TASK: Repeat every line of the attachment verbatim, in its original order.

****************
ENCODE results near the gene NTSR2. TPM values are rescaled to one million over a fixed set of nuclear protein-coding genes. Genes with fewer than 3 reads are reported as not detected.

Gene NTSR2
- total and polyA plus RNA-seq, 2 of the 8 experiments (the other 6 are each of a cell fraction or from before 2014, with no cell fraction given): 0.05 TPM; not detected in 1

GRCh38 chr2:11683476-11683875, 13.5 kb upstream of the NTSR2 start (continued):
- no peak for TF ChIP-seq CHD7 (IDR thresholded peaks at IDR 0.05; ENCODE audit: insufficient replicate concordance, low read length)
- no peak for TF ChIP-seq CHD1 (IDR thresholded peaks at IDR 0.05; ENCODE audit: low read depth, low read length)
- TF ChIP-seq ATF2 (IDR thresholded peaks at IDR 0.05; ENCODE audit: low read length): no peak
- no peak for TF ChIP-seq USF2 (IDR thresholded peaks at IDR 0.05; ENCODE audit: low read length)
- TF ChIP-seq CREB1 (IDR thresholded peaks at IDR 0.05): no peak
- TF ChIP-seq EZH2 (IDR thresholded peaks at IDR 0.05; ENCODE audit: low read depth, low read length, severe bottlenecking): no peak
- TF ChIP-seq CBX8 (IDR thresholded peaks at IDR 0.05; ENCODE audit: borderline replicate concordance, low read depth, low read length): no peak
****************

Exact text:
ENCODE results near the gene NTSR2. TPM values are rescaled to one million over a fixed set of nuclear protein-coding genes. Genes with fewer than 3 reads are reported as not detected.

Gene NTSR2
- total and polyA plus RNA-seq, 2 of the 8 experiments (the other 6 are each of a cell fraction or from before 2014, with no cell fraction given): 0.05 TPM; not detected in 1

GRCh38 chr2:11683476-11683875, 13.5 kb upstream of the NTSR2 start (continued):
- no peak for TF ChIP-seq CHD7 (IDR thresholded peaks at IDR 0.05; ENCODE audit: insufficient replicate concordance, low read length)
- no peak for TF ChIP-seq CHD1 (IDR thresholded peaks at IDR 0.05; ENCODE audit: low read depth, low read length)
- TF ChIP-seq ATF2 (IDR thresholded peaks at IDR 0.05; ENCODE audit: low read length): no peak
- no peak for TF ChIP-seq USF2 (IDR thresholded peaks at IDR 0.05; ENCODE audit: low read length)
- TF ChIP-seq CREB1 (IDR thresholded peaks at IDR 0.05): no peak
- TF ChIP-seq EZH2 (IDR thresholded peaks at IDR 0.05; ENCODE audit: low read depth, low read length, severe bottlenecking): no peak
- TF ChIP-seq CBX8 (IDR thresholded peaks at IDR 0.05; ENCODE audit: borderline replicate concordance, low read depth, low read length): no peak